Publications by authors named "Palwasha Jalil"

6 Publications

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Assessment of topical steroid phobia in dermatology patients, a cross-sectional study from an urban area of Pakistan.

J Dermatolog Treat 2021 Aug 1:1-4. Epub 2021 Aug 1.

Department of Medicine, Aga Khan University Hospital Karachi, Karachi, Pakistan.

Background: Topical corticosteroid (TCS) phobia is a fear of steroids, most prevalent among the general steroid users, the origin of anxiety and fear about steroids is still unclear. Although multiple studies have been using the validated TOPICOP© scale to assess the scores of steroid phobia in various skin disorders.

Objectives: The aim of the study was to analyze the steroid phobia among users of topical corticosteroids and also to assess the association between demographical characteristics and TCS phobia.

Methods: A cross-sectional survey was conducted to evaluate the belief and perspectives of TCS in a large range of patients of both genders of all ages. Patients presenting in dermatology clinic with any dermatological complaint, who were being treated or currently on topical steroids were included. TOPICOP© scale was used to assess the topical steroid phobia.

Results: A total of 221 topical steroid users were selected for this study, among them 56 (26.7%) were male and 162 (73.3%) were female. The median of global TOPICOP score was 18% and CI 22-12%, S.D: 6.23. The median score of knowledge and beliefs was 7%, (IQR: 9-4%), S.D: 3.33, while fear showed median 5% (IQR: 7-3%), S.D: 2.24, and 6% (IQR: 8-4%), S.D:2.4 for behavior 96 (43.4%). Patients who were not well aware of steroids but still afraid of using steroids. 112 (50.7%) acknowledged the non-adherence to treatment.

Conclusion: Steroid phobia is more prevalent among uneducated users of topical steroids than among those who are knowledgeable and literate. Healthcare practitioners should counsel their patients about steroids use and related concerns, rather than addressing the issue that is causing fear in patients.
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http://dx.doi.org/10.1080/09546634.2021.1959505DOI Listing
August 2021

Prevalence of Clinical Spectrum of Cutaneous Adverse Drug Reactions in Patients Presenting at a Tertiary Care Hospital in Pakistan.

Cureus 2021 Apr 19;13(4):e14568. Epub 2021 Apr 19.

Biostatistics and Epidemiology, Aga Khan University Hospital, Karachi, PAK.

Introduction: Cutaneous adverse drug reactions (CADRs) are the most common adverse drug reactions reported in the literature. CADRs have resulted in disabling infirmities during hospitalization and complications following outdoor drug therapy. The pattern of CADRs and the responsible drugs usually changes with the introduction of newer drugs and evolving clinical practices. Moreover, several international studies showed variable prevalence, emphasizing the need for local data in light of different socioeconomic and demographic practices. Therefore, the purpose of this study is to evaluate the prevalence of adverse cutaneous drug reactions and identify the clinical spectrum and any potential risk factors.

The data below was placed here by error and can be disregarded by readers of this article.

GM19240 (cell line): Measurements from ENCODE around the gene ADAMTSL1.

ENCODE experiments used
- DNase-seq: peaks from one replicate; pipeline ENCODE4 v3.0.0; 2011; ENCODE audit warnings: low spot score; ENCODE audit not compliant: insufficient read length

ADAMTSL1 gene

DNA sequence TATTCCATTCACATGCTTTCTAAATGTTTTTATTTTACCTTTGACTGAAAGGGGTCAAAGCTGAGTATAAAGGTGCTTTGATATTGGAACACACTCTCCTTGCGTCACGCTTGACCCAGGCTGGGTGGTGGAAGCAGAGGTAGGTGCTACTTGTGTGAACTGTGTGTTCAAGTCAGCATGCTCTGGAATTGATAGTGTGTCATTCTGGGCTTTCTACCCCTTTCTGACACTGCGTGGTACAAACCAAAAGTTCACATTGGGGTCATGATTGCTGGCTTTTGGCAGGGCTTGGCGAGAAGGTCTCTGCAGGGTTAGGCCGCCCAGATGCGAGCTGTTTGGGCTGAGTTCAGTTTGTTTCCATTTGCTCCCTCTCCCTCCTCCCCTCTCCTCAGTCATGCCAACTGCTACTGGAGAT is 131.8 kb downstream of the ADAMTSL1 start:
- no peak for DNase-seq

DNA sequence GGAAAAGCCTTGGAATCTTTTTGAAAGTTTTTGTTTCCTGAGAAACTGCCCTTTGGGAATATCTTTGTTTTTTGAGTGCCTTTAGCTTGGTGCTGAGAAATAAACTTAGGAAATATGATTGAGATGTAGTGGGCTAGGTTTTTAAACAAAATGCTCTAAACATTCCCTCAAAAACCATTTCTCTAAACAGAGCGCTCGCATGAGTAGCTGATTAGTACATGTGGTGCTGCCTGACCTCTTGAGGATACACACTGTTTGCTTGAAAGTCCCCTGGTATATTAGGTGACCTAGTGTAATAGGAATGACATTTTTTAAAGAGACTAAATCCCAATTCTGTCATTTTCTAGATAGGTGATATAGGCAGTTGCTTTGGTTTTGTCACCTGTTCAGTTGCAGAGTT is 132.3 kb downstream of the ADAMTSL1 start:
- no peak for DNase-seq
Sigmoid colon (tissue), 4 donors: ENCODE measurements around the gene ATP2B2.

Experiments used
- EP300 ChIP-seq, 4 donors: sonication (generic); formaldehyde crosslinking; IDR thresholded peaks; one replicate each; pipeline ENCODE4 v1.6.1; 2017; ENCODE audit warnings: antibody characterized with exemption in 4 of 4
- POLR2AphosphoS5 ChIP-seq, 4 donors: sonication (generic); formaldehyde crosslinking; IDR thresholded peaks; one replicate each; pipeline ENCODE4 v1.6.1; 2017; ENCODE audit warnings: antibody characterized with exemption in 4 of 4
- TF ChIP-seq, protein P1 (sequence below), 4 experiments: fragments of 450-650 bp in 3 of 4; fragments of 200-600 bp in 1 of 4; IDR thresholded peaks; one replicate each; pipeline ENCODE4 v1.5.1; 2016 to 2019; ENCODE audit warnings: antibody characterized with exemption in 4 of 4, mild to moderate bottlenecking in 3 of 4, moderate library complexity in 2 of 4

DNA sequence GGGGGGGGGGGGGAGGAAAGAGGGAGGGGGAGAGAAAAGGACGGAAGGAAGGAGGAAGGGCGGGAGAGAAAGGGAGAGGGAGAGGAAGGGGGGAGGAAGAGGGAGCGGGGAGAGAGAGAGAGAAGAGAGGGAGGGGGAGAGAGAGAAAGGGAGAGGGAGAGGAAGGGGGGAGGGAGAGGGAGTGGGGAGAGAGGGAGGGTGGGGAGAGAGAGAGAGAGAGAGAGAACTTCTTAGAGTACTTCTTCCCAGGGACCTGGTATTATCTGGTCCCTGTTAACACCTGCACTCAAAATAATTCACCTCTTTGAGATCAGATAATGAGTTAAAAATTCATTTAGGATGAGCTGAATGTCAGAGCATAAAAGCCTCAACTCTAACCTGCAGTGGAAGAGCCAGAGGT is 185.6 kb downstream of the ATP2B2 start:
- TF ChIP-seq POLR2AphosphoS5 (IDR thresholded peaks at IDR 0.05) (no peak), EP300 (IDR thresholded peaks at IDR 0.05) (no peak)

Methodology: The current study is a descriptive cross-sectional study conducted at Aga Khan University Hospital, Pakistan. One hundred ninety-three patients who met the study inclusion criteria were included. Data were collected from patients on a proforma after taking informed consent. Quantitative data were presented as simple descriptive statistics giving mean and standard deviation, while qualitative variables were presented as frequency and percentages. Effect modifiers were controlled through stratification to highlight the effect of these on the outcome variable. The post-stratification chi-square test was applied and the p-value of ≤0.05 was statistically significant.

Results: A total of 193 patients who had cutaneous adverse drug reactions were included in the study. The mean age in this study was 47.78±8.33 years. One hundred eight (56%) were male and 85 (44%) were female. Out of 193 patients, 135 (69.9%), 50 (25.9%), 24 (12.4%), 12 (6.2%), 20 (10.4%), 11 (5.7%) and six (3.1%) had maculopapular rash, acneiform eruptions, Stevens-Johnson syndrome, erythema multiform, urticaria, fixed drug eruptions and toxic epidermal necrolysis, respectively.

Conclusion: CADRs are a common clinical presentation and awareness and knowledge about their diagnosis and prevention is important. It can be assumed that in our local setup, the clinical trends and medications causing ADRs are strikingly similar to those found in other countries. Physicians commonly come across these cases and they should be well aware of the clinical spectrum of skin reactions to enable early diagnosis and management.
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http://dx.doi.org/10.7759/cureus.14568DOI Listing